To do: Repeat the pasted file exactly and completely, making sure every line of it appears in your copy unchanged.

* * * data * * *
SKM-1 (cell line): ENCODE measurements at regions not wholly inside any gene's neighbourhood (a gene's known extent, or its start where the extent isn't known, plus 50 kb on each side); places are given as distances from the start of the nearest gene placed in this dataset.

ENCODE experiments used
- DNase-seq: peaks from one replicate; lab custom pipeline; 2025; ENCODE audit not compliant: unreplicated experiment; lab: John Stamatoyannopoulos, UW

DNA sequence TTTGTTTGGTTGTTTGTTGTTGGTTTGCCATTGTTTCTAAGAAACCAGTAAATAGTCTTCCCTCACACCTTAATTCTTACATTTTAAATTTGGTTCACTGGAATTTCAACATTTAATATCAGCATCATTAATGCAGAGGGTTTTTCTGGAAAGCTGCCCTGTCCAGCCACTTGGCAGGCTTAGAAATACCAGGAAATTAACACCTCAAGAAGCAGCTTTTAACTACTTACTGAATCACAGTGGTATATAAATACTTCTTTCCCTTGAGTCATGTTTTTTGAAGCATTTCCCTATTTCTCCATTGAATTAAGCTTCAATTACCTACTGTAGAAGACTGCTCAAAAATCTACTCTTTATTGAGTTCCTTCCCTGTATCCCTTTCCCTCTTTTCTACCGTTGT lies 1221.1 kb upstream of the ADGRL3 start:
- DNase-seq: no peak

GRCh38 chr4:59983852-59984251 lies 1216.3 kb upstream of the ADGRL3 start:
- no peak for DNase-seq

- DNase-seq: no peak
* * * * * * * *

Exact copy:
SKM-1 (cell line): ENCODE measurements at regions not wholly inside any gene's neighbourhood (a gene's known extent, or its start where the extent isn't known, plus 50 kb on each side); places are given as distances from the start of the nearest gene placed in this dataset.

ENCODE experiments used
- DNase-seq: peaks from one replicate; lab custom pipeline; 2025; ENCODE audit not compliant: unreplicated experiment; lab: John Stamatoyannopoulos, UW

DNA sequence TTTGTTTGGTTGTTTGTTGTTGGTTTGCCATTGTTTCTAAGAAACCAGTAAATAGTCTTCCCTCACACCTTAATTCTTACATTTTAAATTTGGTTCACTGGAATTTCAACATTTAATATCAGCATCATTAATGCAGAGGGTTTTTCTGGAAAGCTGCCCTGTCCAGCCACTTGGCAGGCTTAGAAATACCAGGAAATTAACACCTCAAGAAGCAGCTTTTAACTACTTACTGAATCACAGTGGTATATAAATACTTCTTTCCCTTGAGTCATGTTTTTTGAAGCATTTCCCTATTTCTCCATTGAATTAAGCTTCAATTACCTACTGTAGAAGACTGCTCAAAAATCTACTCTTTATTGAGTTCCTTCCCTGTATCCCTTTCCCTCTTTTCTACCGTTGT lies 1221.1 kb upstream of the ADGRL3 start:
- DNase-seq: no peak

GRCh38 chr4:59983852-59984251 lies 1216.3 kb upstream of the ADGRL3 start:
- no peak for DNase-seq

- DNase-seq: no peak